Back onboard, tonight marked our last formal night, but we bypassed the dining room in favor of a return visit to the Pinnacle Grill. This time, though, our visit was much more successful. While the menus rarely change (save for occasional specials) in any of the fleet's restaurants, one new feature is a multi-course wine and food pairing option. Focusing, as does the restaurant, on Pacific Northwest dishes and wine, we started with the same amuse bouche (a savory from the chef) as everyone else in the restaurant but it was accompanied by a glass of Domaine Ste. Michele Cuvee Brut. The same winery's sauvignon blanc was next offered with our appetizer, a fresher-than-fresh smoked salmon with wasabi. The butternut squash soup could almost have been a dessert as it was sweet with a bit of savory; that came with a marvelous McCrea Syrah.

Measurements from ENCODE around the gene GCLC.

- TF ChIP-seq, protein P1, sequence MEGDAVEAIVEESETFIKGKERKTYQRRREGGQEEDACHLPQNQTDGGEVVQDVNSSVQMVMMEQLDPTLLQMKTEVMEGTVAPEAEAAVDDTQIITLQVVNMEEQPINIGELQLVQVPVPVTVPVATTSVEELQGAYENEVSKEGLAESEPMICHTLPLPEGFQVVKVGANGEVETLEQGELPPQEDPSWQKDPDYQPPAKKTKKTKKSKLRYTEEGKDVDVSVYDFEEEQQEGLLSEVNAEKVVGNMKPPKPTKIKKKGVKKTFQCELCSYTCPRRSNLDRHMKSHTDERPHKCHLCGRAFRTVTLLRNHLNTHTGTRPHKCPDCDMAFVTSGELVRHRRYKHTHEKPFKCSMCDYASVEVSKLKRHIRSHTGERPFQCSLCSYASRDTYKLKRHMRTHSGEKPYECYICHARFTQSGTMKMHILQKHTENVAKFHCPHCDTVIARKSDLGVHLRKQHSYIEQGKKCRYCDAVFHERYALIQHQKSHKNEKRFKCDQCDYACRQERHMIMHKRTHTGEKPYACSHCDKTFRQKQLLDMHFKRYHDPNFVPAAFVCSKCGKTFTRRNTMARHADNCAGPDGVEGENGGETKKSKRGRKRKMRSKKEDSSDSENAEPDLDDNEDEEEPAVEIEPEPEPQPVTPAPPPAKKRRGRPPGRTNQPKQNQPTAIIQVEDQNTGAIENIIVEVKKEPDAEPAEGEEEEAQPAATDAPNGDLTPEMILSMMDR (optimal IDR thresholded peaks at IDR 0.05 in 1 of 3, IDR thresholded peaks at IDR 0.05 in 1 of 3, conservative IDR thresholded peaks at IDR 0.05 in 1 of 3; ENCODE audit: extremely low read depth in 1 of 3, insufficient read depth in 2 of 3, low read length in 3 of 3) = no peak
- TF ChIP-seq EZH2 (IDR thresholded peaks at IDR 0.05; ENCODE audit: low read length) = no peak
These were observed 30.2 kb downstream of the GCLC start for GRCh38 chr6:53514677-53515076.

At this point you choose between entrees -- and we both went for the seafood; though lobster wasn't on this menu it was served in the dining room this evening and so our dish featured that in addition to seared tuna, scallops and scampi with various sauces. Oh, yes, it came with Columbia Crest Grand Estate Chardonnay (the other option is a filet of beef/lamb combination). Finally, we wound up with both a praline crunch sweet dessert (with the richest wine of the evening, a Chateau Ste. Michelle cabernet sauvignon) -- and a selection of cheeses with a glass of Whidbey's Port. And just to be nice, they complied to our request to sample a bit of the Baked Alaska that was, at that moment, being paraded by the Rotterdam waiters around the dining room.